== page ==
The social context in which children learn and develop—their families, schools, and communities— has rapidly changed in only a few decades. Today’s images of the postmodern family differ greatly from the traditional images of the modern family of the 1950s. Correspondingly, as these contextual blueprints have shifted, so have partnerships within the family and between each of these environmental settings. These relational changes bring with them perceptions of self and experiences with others. This entry examines the possible impact of cultural transitions on family, school, and community partnerships.
Schools have a vested interest in children’s families since families serve as the primary agents of socialization. Likewise, schools are adapting to societal change by providing more supportive, familylike atmospheres and collaborating with community partners to form learning communities. As the demographics of schools shift, the need for multistranded partnerships is underscored by issues of poverty, transience, an aging population, and cultural diversity. All of these aspects point toward ways that schools mirror the larger culture.
Effects Of Cultural Transitions On Family Partnerships
Television content in popular culture lends insight into modern and postmodern assumptions on the nature of family and the impact of cultural transitions on family partnerships. During the 1950s, family sitcoms such as the Donna Reed Show, Leave It to Beaver, and Ozzie and Harriet created images of self-perceptions and experiences with others. For example, with regularity each of these families was cast with father as breadwinner, mother as homemaker, two children, and a dog. Families were all Caucasian and lived in middleclass, suburban neighborhoods. Togetherness was valued and, many times, romanticized by scenes of family meals around the dining room table, parents reading bedtime stories to children, and families playing games on a well-groomed lawn. In general, even though this portrayal of a modern family was accurate, it was uncharacteristic of the many ethnically diverse families and even some nuclear families during this same time period.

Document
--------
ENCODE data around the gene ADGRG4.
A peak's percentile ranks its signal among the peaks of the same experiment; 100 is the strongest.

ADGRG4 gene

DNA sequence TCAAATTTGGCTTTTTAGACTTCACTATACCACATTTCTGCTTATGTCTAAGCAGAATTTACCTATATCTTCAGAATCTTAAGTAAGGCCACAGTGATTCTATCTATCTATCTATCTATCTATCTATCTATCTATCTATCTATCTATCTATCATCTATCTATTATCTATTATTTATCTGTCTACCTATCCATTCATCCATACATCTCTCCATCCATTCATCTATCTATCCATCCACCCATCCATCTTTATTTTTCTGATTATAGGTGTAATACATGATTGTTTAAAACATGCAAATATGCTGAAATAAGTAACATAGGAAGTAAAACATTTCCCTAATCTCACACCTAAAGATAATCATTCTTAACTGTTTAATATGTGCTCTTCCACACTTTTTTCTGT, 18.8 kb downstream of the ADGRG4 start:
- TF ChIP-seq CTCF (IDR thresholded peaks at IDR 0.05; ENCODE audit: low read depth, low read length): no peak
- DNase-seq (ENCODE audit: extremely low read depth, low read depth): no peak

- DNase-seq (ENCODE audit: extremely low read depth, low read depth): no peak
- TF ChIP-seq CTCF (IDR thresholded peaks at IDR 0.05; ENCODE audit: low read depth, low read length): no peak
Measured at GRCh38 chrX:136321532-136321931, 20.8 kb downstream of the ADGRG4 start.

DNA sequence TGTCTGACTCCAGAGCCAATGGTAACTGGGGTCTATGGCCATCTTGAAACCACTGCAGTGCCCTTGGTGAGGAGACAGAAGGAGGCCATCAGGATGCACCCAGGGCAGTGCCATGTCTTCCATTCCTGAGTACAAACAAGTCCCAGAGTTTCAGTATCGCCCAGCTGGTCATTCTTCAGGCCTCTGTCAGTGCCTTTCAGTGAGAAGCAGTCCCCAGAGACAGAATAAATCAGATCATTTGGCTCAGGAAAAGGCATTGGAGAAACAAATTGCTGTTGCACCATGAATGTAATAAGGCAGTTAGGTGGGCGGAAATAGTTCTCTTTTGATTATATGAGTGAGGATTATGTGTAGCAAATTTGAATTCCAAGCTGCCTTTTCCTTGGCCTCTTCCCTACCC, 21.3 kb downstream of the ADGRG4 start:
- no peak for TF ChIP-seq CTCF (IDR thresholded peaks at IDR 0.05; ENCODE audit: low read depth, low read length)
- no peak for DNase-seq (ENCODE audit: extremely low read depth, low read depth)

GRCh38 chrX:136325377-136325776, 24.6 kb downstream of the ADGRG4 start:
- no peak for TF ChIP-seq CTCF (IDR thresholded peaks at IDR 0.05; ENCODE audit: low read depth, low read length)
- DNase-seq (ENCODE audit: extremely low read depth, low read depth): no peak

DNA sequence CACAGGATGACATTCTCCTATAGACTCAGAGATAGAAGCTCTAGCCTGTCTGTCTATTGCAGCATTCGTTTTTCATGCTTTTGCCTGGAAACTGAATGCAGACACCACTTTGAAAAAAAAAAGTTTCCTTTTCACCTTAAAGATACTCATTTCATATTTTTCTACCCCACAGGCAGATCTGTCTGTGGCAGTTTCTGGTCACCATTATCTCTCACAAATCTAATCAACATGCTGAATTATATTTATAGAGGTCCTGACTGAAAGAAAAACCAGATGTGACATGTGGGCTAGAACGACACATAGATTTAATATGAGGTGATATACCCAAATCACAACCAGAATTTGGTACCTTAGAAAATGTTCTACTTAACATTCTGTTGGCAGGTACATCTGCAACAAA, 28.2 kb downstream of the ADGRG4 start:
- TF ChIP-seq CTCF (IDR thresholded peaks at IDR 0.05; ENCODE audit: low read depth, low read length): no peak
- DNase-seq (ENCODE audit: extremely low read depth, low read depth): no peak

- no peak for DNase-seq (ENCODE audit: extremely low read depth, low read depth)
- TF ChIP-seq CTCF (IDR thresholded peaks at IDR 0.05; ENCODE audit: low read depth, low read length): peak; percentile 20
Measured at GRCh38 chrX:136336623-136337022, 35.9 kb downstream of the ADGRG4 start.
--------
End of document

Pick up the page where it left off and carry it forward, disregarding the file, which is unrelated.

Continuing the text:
Cultural shifts from the assumptions of the modern family to the assumptions of the postmodern family are ambiguous. There are no specific timelines between these two Western phenomena. However, the belief that scientific theory can yield absolute truths, the underestimation of technology’s ability to create powerful weapons of mass destruction, and the perpetual destruction of the environment served as the impetus for questioning the given structures and the turn toward postmodern thought.